Rectal swab clarifies prostate biopsy prophylaxis

December 1, 2009

A multicenter Japanese team has proposed a method for approaching infection prophylaxis with prostate biopsy patients.

Okayama, Japan-How should urologists approach infection prophylaxis with prostate biopsy patients? In an era of increasing antibiotic resistance, it's an important question, and urologists need an accurate method of identifying whether resistant bacteria may be present. Urine cultures don't always do that.

A multicenter Japanese team has proposed a method for sampling bacteria from the rectal wall where bacteria reside that have the potential to seed the bloodstream or prostate by means of the biopsy needles. In this method, stool remaining on the glove after digital rectal examinations provided rectal swab specimens from 127 patients who had had planned transrectal prostate biopsies.

The swab specimens were used to inoculate CROMagar Orientation medium (Becton, Dickinson and Co. [BD], Tokyo) and the plates were incubated overnight at 37°C. With this medium, Escherichia coli show as reddish colonies on the plate. Investigators then sampled E. coli colonies randomly and subcultured the specimens in Torypticase Soy Agar with 5% Sheep Blood (BD) for 24 hours at 37°C. The minimum inhibitory concentration of levofloxacin (Levaquin) was then determined with BD Phoenix (BD).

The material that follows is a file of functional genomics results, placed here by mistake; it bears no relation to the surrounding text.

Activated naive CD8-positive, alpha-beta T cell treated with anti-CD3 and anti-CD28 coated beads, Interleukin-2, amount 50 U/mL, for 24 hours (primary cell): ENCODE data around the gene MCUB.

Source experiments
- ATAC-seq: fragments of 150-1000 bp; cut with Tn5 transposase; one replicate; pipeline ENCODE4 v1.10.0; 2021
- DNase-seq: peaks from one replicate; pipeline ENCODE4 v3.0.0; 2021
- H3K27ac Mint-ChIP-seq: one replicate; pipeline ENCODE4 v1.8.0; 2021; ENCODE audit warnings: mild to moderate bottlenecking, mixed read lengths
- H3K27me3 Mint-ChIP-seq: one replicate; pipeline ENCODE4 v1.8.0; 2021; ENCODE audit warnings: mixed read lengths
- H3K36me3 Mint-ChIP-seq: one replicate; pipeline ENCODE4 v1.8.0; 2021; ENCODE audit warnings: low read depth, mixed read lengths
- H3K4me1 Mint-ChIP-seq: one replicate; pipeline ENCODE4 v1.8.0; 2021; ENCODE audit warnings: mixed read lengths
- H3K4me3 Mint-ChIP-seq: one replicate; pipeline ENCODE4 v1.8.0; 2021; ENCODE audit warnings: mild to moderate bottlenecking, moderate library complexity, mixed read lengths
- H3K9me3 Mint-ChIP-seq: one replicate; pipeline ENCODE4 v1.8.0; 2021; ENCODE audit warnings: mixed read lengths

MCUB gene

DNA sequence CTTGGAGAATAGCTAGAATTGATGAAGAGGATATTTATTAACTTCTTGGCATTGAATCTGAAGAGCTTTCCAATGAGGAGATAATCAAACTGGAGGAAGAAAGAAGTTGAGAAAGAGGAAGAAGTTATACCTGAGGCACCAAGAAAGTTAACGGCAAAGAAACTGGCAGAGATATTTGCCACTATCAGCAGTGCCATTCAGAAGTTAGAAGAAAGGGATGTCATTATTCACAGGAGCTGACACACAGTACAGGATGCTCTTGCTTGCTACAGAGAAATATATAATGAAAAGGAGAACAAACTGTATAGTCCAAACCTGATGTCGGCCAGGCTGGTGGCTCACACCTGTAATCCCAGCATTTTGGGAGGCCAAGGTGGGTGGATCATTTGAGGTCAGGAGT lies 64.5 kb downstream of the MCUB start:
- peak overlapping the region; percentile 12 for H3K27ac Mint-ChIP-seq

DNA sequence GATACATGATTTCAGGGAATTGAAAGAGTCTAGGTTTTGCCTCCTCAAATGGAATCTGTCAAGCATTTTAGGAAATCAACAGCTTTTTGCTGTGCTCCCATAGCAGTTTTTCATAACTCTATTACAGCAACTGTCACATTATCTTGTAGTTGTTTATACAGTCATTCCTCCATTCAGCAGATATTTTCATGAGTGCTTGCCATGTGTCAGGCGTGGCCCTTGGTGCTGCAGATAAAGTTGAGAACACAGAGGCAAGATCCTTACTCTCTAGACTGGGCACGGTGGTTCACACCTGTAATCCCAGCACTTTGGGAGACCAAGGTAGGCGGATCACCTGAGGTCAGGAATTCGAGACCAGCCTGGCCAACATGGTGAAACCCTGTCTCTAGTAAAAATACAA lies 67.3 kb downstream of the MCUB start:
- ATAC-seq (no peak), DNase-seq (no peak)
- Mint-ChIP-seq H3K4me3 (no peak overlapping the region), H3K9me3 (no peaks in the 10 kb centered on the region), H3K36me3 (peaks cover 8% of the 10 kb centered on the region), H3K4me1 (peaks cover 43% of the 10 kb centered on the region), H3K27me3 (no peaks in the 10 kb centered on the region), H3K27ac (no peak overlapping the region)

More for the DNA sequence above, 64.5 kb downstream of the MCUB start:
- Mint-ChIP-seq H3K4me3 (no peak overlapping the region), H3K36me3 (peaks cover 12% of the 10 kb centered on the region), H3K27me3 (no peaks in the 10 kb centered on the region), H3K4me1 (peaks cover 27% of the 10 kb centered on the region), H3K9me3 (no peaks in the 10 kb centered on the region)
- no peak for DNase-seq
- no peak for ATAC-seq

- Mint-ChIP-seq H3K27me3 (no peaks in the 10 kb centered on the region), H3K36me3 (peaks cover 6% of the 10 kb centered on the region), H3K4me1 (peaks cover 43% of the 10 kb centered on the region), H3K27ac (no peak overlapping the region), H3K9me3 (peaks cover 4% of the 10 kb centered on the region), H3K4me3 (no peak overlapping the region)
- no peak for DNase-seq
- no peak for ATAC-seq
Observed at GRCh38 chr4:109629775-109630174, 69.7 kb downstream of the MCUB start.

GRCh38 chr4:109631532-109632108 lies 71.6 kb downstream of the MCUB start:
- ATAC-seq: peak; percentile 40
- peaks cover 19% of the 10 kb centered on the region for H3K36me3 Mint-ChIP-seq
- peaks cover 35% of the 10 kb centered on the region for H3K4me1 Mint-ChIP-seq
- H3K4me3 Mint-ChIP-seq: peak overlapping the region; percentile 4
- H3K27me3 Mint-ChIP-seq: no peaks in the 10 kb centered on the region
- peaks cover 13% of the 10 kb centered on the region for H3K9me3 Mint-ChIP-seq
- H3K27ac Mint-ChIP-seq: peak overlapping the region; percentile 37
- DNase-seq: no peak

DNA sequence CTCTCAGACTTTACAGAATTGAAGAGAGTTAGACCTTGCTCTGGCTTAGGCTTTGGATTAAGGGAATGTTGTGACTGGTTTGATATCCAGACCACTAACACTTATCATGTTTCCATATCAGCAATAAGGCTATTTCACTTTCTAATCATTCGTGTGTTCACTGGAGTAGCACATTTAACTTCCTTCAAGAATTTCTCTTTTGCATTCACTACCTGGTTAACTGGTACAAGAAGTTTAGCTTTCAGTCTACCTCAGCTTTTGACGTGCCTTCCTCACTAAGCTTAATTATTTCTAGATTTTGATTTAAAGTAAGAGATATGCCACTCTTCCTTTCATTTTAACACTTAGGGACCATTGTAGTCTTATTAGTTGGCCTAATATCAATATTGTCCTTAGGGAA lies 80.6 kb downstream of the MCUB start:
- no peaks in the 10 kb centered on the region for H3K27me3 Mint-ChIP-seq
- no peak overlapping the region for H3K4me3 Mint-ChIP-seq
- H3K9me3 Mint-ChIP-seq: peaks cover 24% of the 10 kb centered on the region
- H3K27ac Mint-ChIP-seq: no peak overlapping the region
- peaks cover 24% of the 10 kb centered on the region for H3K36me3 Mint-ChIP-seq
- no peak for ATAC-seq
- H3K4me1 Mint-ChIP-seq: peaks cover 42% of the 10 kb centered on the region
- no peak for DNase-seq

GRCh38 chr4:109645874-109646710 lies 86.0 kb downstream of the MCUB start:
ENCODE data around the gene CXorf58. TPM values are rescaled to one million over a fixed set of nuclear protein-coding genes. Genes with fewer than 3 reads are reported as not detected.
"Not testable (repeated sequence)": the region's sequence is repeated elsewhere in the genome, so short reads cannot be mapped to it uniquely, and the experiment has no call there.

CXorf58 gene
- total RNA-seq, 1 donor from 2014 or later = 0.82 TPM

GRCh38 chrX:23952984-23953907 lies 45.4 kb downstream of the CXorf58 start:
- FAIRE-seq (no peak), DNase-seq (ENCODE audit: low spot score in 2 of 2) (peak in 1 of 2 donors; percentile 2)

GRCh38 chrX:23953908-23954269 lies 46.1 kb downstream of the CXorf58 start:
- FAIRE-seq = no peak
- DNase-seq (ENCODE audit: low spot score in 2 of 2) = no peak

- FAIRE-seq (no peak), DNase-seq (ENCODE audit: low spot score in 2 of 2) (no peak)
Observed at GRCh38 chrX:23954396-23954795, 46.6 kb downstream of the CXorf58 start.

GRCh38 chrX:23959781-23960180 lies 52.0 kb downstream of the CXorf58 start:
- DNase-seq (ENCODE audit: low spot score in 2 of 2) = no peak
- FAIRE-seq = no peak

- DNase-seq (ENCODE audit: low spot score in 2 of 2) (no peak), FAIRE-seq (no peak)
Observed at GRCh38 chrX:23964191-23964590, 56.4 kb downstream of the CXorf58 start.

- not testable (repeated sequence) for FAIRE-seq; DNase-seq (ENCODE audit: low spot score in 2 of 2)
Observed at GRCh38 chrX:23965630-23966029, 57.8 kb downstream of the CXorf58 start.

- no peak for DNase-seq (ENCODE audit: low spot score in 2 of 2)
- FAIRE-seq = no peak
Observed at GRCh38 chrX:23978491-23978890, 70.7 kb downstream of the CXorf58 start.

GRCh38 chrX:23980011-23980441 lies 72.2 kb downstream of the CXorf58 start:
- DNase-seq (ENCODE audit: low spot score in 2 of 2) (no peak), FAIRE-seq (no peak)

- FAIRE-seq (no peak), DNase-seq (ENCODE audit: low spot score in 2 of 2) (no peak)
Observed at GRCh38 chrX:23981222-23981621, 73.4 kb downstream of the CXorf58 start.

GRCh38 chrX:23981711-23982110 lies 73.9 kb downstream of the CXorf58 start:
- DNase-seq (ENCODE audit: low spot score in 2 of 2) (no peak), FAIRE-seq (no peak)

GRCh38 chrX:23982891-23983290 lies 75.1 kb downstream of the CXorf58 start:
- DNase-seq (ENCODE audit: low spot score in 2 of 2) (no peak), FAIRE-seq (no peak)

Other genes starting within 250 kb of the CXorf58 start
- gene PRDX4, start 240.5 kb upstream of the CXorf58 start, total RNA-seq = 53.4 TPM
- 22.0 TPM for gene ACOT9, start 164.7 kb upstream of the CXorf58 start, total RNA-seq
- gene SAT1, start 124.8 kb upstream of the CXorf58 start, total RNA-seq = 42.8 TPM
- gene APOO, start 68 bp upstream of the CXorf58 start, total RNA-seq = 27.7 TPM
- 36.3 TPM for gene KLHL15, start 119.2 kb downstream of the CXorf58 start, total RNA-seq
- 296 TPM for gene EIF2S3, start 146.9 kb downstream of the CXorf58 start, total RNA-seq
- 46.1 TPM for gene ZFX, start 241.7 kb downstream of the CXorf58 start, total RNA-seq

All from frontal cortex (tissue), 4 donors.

Using this one-colony method, samples from 127 patients who had no antibiotic pretreatment yielded 98 E. coli isolates, of which 95% were fluoroquinolone susceptible and 5% were fluoroquinolone resistant.

Impact on prophylaxis

"This is a very important paper because usually, it is recommended to investigate only the urine," commented Kurt G. Naber, MD, PhD, of the Technical University of Munich, who is past president of the International Society of Chemotherapy for Infection and Cancer.

Commenting on the importance of the presentation, session chair John Krieger, MD, professor of urology at the University of Washington, Seattle, suggested that urologists may have to change their methods for prophylaxis to recognize increasing resistance.

The research showed that the minimum rate of fluoroquinolone resistance is likely to be 5%, Dr. Krieger said, adding, "I'd like to see a lot more data because I think 5% is going to be the low end of this."

Dr. Naber also expressed doubts about the method of sampling a single colony and suggested culturing rectal swab specimens on agar plates containing levofloxacin, 8 mg/L.

"If there is some growth, you have resistant pathogens, and if there is no growth, you have no resistant pathogens," he said. "It's much easier."

He emphasized the importance of culturing and looking for fluoroquinolone-resistant pathogens also in the fecal flora prior to prostate biopsy where the protocol indicates antibiotic prophylaxis.

Modern Medicine NETWORK

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